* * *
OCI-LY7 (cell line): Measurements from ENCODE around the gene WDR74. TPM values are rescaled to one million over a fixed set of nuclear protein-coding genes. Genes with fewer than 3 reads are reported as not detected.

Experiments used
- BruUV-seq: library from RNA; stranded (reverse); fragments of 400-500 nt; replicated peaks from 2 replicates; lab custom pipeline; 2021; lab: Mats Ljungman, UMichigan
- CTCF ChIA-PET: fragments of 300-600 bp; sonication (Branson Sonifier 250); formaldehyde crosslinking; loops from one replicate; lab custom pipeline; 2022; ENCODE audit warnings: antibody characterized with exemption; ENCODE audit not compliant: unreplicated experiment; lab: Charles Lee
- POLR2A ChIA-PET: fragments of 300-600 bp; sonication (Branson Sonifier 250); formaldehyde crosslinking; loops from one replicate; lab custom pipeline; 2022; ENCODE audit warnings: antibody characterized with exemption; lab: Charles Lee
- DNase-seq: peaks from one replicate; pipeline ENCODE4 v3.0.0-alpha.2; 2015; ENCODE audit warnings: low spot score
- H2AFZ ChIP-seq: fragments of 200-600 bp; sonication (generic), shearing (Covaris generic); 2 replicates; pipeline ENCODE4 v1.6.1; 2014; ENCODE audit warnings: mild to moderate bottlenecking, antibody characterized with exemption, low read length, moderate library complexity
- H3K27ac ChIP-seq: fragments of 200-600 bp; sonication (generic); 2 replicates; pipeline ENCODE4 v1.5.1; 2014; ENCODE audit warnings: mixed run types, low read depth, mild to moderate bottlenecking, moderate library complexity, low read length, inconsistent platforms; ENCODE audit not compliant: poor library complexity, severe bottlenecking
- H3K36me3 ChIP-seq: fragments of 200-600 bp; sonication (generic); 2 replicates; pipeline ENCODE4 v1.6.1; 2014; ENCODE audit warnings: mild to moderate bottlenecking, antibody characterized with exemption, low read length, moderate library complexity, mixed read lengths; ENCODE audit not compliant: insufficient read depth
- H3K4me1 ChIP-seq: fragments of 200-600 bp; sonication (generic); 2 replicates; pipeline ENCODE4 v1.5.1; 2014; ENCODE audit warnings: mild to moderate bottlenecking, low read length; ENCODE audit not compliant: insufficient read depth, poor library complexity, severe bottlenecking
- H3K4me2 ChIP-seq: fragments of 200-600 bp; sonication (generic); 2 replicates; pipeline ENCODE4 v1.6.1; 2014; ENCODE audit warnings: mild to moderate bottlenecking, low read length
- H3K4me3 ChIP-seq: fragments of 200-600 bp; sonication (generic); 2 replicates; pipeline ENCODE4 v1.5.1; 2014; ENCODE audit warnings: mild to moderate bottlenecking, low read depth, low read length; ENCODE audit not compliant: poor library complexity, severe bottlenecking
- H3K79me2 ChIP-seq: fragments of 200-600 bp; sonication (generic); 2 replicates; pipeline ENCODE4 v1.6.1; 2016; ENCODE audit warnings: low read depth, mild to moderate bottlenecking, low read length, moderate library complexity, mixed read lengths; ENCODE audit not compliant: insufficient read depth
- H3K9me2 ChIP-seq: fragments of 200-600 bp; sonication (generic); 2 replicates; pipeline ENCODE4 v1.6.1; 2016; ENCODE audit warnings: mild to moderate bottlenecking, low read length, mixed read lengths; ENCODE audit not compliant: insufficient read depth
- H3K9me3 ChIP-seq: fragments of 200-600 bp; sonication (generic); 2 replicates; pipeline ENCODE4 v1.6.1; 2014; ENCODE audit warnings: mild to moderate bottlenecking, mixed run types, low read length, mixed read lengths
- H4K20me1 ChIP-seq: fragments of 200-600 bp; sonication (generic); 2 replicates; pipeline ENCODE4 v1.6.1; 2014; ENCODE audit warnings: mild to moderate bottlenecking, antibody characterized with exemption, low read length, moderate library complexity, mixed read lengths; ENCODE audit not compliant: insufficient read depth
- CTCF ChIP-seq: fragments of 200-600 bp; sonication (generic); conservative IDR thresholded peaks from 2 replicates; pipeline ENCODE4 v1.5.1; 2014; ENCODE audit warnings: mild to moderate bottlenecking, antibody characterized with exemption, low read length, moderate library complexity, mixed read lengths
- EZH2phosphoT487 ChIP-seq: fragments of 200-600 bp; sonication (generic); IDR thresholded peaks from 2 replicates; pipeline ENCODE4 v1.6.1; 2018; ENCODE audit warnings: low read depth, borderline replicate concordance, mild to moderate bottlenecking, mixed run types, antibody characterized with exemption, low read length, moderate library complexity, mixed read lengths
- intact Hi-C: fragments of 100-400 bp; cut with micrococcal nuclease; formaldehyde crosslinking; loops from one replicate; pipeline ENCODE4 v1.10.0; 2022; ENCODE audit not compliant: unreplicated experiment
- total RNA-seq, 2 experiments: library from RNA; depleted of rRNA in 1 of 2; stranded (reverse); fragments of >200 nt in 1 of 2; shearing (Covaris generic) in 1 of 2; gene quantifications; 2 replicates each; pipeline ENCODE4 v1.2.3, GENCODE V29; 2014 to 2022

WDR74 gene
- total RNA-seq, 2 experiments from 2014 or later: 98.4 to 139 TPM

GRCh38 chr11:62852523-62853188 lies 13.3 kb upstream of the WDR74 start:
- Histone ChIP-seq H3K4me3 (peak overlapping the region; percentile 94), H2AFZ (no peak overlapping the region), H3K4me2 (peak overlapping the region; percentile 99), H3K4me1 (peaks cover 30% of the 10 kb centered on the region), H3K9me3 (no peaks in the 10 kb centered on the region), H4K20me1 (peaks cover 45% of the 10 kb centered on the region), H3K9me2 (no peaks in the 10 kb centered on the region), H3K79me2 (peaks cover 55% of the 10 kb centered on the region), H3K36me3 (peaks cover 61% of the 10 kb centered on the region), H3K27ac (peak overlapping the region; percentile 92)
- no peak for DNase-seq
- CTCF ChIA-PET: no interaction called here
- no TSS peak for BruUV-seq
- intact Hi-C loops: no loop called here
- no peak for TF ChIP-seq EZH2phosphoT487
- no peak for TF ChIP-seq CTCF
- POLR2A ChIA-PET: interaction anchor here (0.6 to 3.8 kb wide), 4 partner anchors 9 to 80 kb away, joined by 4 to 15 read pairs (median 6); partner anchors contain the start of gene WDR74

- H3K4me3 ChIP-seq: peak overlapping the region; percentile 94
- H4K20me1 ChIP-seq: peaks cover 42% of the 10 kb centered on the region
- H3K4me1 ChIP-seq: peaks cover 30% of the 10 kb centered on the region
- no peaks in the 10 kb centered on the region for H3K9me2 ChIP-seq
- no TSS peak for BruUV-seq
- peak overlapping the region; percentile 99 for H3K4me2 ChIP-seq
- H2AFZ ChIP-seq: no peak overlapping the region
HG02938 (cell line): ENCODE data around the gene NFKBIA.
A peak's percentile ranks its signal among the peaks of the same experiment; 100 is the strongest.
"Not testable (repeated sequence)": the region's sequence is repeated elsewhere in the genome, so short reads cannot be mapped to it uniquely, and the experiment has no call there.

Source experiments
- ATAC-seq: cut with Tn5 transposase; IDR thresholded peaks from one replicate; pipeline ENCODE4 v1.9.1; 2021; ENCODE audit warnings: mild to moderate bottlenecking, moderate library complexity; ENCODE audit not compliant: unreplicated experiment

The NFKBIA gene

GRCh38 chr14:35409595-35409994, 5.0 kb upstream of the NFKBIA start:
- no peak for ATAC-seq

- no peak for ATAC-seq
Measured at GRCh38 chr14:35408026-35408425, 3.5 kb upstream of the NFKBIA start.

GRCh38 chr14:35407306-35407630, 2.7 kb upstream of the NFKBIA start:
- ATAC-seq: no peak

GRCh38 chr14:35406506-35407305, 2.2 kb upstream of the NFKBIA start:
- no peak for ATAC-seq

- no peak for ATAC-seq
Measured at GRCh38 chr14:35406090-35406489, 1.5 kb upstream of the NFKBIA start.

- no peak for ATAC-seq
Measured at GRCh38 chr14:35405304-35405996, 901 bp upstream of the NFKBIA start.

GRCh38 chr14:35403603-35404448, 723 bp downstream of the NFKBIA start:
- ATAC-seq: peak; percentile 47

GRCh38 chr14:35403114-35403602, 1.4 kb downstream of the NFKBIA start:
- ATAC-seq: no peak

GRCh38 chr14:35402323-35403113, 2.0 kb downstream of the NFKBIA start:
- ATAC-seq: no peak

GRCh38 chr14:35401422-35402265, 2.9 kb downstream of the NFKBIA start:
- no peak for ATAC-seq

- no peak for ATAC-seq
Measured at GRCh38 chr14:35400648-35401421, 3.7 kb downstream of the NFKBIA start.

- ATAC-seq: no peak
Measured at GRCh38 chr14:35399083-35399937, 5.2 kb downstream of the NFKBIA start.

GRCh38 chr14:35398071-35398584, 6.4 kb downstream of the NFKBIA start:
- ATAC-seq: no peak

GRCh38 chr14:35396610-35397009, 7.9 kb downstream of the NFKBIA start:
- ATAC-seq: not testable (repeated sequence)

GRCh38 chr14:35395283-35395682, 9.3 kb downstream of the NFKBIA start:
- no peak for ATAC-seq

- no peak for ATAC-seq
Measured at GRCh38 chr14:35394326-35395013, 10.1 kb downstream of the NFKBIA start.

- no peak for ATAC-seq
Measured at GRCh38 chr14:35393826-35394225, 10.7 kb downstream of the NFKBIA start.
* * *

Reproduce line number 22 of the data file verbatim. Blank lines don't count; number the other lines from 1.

- total RNA-seq, 2 experiments from 2014 or later: 98.4 to 139 TPM